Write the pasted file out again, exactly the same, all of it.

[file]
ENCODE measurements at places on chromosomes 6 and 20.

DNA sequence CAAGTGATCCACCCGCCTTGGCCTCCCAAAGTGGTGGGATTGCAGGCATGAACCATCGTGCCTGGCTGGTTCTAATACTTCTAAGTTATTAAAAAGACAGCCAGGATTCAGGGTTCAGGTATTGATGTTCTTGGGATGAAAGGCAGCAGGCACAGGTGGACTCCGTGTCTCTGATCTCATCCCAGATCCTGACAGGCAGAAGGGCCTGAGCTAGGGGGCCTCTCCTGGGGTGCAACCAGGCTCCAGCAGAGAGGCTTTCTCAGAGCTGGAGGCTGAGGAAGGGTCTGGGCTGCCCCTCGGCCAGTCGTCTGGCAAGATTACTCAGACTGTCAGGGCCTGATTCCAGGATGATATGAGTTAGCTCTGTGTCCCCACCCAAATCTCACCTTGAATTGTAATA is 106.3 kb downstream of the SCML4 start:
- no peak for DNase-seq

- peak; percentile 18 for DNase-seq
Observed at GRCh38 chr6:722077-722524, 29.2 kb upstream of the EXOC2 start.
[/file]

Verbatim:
ENCODE measurements at places on chromosomes 6 and 20.

DNA sequence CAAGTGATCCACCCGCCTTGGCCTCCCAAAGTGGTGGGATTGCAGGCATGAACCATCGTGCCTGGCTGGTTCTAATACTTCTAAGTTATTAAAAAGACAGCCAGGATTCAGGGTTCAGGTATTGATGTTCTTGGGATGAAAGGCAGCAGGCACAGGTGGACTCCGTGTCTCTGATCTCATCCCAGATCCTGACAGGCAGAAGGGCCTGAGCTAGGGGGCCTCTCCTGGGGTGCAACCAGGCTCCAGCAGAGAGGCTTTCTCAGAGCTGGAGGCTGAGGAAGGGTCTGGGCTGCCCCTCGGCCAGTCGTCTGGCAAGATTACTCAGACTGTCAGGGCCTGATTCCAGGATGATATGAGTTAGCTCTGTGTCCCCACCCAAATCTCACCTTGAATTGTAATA is 106.3 kb downstream of the SCML4 start:
- no peak for DNase-seq

- peak; percentile 18 for DNase-seq
Observed at GRCh38 chr6:722077-722524, 29.2 kb upstream of the EXOC2 start.